Efficient genome engineering using host-specific phage enzymes
Phage genomes encode many toxins to halt cellular growth, which have been successfully applied as treatments against bacterial infections including the engineered endolysin-based “Artilysins”83. Besides their obvious applications as antimicrobials, phage toxins can also be used in SynBio as (inducible) counter-selection markers for non-traditional hosts (Fig. 3 (1)). Notably, several of these toxic proteins are host-specific, such as gp8 and gp18 from Pseudomonas phage LUZ7, a potentially interesting feature for manipulation of expression vectors84. For instance, an expression vector which constitutively expresses a host-specific toxin, can be replicated easily in E. coli. After substituting the toxin for a gene of interest, the non-traditional expression host can be directly transformed with the recombinant vector, while the toxin counterselects against transformants carrying the unmodified vector85. The toxin thus allows to skip intermediate cloning steps to E. coli saving valuable time and effort. Apart from toxins, some phages encode antitoxins or toxin–antitoxin modules to bypass host-encoded abortive infection mechanisms86. These toxin–antitoxin pairs could be used to create plasmid-addiction systems or stabilize genomic inserts in situations where the use of antibiotics is undesirable or impossible, such as large bioreactors or human health applications (Fig. 3 (2)). The most well-known example of a phage-based addiction system is the phd-doc toxin–antitoxin module of temperate coliphage P187, but toxin–antitoxin modules have also been identified in prophages in other bacteria, including txpA/ratA, bsrG/sr4, and yonT/as-yonT in B. subtilis prophage elements88.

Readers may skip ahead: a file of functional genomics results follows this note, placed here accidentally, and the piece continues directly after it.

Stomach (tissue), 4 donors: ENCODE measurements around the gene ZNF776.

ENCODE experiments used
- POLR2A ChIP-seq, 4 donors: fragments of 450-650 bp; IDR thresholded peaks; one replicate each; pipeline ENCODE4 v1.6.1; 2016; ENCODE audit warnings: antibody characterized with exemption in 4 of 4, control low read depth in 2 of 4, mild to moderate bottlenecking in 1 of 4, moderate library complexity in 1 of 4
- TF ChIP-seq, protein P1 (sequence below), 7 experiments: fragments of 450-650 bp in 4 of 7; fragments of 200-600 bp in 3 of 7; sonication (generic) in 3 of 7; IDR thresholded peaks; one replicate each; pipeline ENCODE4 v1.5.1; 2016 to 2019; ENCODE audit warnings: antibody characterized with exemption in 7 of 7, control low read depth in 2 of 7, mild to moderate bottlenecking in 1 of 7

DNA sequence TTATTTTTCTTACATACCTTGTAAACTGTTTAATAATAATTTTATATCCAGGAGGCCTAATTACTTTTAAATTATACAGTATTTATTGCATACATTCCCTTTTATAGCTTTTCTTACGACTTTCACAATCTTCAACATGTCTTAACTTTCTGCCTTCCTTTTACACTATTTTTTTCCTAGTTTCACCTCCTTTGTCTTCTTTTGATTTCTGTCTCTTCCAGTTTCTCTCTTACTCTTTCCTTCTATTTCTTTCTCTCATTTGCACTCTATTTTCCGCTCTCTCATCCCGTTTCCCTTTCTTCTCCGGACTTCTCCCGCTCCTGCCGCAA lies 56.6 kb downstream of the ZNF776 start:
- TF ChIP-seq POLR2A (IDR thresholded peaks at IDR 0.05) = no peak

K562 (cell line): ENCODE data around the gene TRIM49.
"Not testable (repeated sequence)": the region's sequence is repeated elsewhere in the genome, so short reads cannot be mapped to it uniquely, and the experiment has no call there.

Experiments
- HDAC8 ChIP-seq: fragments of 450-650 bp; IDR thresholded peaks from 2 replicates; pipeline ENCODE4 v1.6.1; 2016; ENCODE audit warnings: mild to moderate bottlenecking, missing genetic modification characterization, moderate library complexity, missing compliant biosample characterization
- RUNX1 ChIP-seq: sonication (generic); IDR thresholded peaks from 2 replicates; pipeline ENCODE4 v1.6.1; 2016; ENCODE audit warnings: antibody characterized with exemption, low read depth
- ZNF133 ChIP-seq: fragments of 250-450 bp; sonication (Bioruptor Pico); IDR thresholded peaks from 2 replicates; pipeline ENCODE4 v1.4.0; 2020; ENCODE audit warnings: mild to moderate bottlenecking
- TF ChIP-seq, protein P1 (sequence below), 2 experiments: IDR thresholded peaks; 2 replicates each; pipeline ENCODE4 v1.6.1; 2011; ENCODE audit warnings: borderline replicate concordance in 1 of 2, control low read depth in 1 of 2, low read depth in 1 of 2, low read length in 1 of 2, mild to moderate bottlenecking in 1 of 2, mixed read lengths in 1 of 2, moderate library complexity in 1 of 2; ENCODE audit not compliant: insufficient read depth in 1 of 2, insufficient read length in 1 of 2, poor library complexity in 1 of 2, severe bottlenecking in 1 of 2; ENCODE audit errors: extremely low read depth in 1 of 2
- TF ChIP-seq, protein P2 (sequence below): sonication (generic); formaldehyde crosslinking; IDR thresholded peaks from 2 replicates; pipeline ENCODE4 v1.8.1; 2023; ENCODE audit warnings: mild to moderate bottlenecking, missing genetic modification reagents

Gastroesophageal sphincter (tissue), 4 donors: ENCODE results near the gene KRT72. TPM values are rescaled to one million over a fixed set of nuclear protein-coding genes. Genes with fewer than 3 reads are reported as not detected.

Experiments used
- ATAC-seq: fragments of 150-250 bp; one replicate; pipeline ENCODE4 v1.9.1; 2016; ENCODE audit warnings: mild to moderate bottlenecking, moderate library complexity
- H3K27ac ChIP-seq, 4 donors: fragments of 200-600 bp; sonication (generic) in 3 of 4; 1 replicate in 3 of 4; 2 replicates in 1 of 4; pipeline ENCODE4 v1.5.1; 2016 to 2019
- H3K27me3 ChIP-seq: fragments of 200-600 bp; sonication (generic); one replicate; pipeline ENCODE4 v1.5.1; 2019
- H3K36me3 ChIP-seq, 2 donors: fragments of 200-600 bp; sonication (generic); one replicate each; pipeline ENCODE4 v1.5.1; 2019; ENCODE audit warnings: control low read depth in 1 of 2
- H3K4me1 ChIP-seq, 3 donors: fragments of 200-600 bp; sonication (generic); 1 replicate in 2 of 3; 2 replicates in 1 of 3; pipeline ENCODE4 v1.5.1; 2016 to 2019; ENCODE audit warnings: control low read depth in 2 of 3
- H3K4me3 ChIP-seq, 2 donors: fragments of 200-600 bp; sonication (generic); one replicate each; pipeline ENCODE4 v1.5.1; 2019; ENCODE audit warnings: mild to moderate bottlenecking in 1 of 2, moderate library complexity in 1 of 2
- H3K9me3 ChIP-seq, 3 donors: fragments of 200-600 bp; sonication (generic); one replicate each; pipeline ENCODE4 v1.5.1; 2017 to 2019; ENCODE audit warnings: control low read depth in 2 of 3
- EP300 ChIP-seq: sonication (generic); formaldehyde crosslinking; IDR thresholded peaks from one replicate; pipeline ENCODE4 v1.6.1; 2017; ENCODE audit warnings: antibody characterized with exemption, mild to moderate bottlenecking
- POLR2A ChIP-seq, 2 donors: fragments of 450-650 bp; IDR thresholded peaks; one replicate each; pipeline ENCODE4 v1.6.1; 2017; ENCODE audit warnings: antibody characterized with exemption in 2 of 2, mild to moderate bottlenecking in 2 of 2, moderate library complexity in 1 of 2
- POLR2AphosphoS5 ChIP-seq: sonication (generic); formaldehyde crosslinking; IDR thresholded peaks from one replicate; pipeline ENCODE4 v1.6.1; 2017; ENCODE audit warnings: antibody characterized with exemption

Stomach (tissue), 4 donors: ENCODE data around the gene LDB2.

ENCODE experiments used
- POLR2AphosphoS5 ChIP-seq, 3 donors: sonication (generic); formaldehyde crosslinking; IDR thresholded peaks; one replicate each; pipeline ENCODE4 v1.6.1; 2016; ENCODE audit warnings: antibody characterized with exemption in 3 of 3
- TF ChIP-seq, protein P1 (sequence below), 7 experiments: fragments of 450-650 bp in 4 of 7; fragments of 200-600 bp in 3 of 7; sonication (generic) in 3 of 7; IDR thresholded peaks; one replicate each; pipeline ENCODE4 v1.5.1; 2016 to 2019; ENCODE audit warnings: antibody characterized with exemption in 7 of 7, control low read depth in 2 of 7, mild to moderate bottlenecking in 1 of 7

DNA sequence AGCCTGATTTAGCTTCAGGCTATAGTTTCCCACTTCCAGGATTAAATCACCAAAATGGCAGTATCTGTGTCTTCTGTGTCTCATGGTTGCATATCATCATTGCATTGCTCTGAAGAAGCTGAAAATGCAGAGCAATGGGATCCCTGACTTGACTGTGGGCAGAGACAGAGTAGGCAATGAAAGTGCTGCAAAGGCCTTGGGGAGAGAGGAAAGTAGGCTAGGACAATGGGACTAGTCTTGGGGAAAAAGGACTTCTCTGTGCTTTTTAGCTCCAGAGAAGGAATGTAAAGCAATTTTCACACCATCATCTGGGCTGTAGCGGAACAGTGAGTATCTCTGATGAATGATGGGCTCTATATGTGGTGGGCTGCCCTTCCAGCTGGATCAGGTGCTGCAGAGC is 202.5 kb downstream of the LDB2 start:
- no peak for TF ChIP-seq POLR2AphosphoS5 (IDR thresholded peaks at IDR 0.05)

The discovery of integrases and recombinases from temperate phages have revolutionized the SynBio field and resulted in a myriad of genome engineering tools2. At first, these enzymes were primarily used for genomic integration of synthetic circuitry or to rearrange DNA segments (Fig. 3 (3 and 4)). Soon after, their application range was expanded to include combinatorial and reversible DNA assembly methods, various logic gates, analogue-to-digital converters, memory devices, and multiplexed DNA editing via recombineering (Fig. 3 (4 and 5))2. To date, the use of these versatile enzymes in non-model hosts has mostly remained limited to genomic integration tools and recombineering. The characterization of existing and novel integrases and recombinases from prophages will optimize the currently available recombinase-based tools for these bacteria89. Additionally, they will enable the implementation of more advanced applications, including the construction of complex logic gates and memory devices, thus allowing non-model hosts to reach their full potential as valuable biological chassis for SynBio applications.
Autographiviridae are a goldmine for orthogonal transcription
A specific family of phages, the Autographiviridae, encode their own transcriptional machinery for viral replication90. The archetype of this class is the well-known T7 phage, which has a small, single-subunit RNA polymerase (RNAP) and strong T7 promoters, RBSs and terminators, which have made their mark on the SynBio field2. Apart from the broad-use, fully orthogonal pET expression system for E. coli, several other T7-based applications emerged, such as AND-gates based on fragmented T7 RNAPs and a resource allocator2,91. So far, the use of the pET system in other hosts has been restricted by severe cytotoxicity of the T7 RNAP92. We argue that T7-like phages, like gh-1 and KPO1K2 infecting P. putida and K. pneumoniae, respectively93,94, should be explored as a source of similar orthogonal RNAPs and biological parts specifically tailored to their Gram-negative bacterial host, with reduced toxicity (Fig. 3 (6 and 7)). Beyond this family, the N4-like bacteriophages encode multiple phage RNAPs and corresponding RNAP-specific promoters, allowing a gradual shift from early to middle and late gene expression95. The timed aspect of this transcriptional scheme shows high potential for sequential gene expression in synthetic constructs.